Albert Innaurato

During a career as a playwright, and more intensively from 1988 on, Albert Innaurato worked as a music journalist and lecturer. He wrote frequently for the New York Times Arts and Leisure section on many topics from the Lament Tradition in Serious Music to considerations of harmonic procedures in newer music, to articles on less familiar operas such as Pfitzner’s Palestrina. From 1988 to 2001 he was a regular contributor to Opera News, analyzing familiar and less familiar operas, reviewing recordings including those of the earliest singers to record, to interviewing current stars. In that time he contributed articles to Gramophone, BBC Music Magazine, OpernWelt and a large number of now defunct Italian periodicals.

He adapted Puccini’s La rondine for Lincoln Center, lectured for the New York Philharmonic, The Lincoln Center Chamber Music Society and when in Los Angeles for the Los Angeles Philharmonic, for whom he did an extensive series on Mahler. He wrote articles on serious music for Vogue, Vanity Fair, New York and reviewed symphony, chamber music and opera for Newsday. Currently, he is a frequent contributor to parterre box.

For the Metropolitan Opera Guild produced by Paul Gruber, he recorded 20 tapes/CDs of opera from Carmen to Death in Venice, most with him at the piano. He also became a regular lecturer for the Guild and gave intermission talks from the piano when the Metropolitan Opera Saturday Broadcasts were underwritten by Texaco and produced by Richard Mohr.

More about Albert Innaurato.

Back to the beach Back to the beach

Were La Rondine an IQ test, I’d be in trouble.

on May 07, 2017 at 9:00 AM
Stop the wedding Stop the wedding

Opera Philadelphia ended its season with Le Nozze di Figaro, Friday, and it will play May 3, 5, and 7—a matinee. Figaro is considered by most to be one of the few perfect operas and although it’s perhaps too easily encountered in routine run-throughs, there are usually rewards in seeing it. 

on May 02, 2017 at 10:55 AM
Head space Head space

The best part of Paul Appleby’s recital for the Philadelphia Chamber Society came in his last two groups.

on March 13, 2017 at 4:30 PM
Manhattan melodrama Manhattan melodrama

Curtis Opera Theater mounted a musically remarkable account of John AdamsDoctor Atomic on March 2.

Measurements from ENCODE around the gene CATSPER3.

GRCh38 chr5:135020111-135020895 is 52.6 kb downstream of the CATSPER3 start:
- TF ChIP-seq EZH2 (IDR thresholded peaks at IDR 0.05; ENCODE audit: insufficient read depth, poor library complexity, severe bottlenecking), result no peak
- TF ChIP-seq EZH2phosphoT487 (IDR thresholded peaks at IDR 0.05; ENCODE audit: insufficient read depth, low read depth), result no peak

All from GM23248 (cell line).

on March 07, 2017 at 2:55 PM
C’est la chanson des rêveurs qui s’étaient arraché le coeur C’est la chanson des rêveurs qui s’étaient arraché le coeur

Sandrine Piau‘s lovely recital with pianist Susan Manoff at The Philadelphia Chamber Music Society on February 14 entered around the themes of sleep, dreams and waking. 

on February 20, 2017 at 8:06 AM
Death becomes him Death becomes him

Tancredi, given on February 10th, was a credit to Opera Philadelphia, who offered a well-considered and compelling production.

on February 13, 2017 at 8:05 AM
Geopolitics Italian style Geopolitics Italian style

How Verdi’s opera might address this particular nightmare was unclear.

on September 29, 2016 at 2:10 PM
New waves New waves

Missy Mazzoli, a 36-year-old composer from Brooklyn, has created the most startling and moving new American opera in memory.

on September 26, 2016 at 12:00 PM
Say it with music Say it with music

Capriccio was a great pleasure on Friday night, March 4. This was a co-production of Opera Philadelphia and The Curtis Institute, presented in the intimate Pearlman Theater at the Kimmel Center.

on March 09, 2016 at 10:00 AM
When this cruel war is over When this cruel war is over

Jarrett Ott is a star. That is the only surprise takeaway from the well-intended snore, Cold Mountain.

on February 08, 2016 at 10:00 AM
Sweet bird Sweet bird

Anna Moffo made some of the most entrancing records ever. Their appeal is to “voice fanciers.” (I understand. We’re a despised group.) But Moffo’s best work renders us helpless. 

on January 25, 2016 at 11:58 AM
Lost soul Lost soul

Lisette Oropesa sang “The Lost One”—the meaning of “traviata.”

on October 12, 2015 at 11:00 AM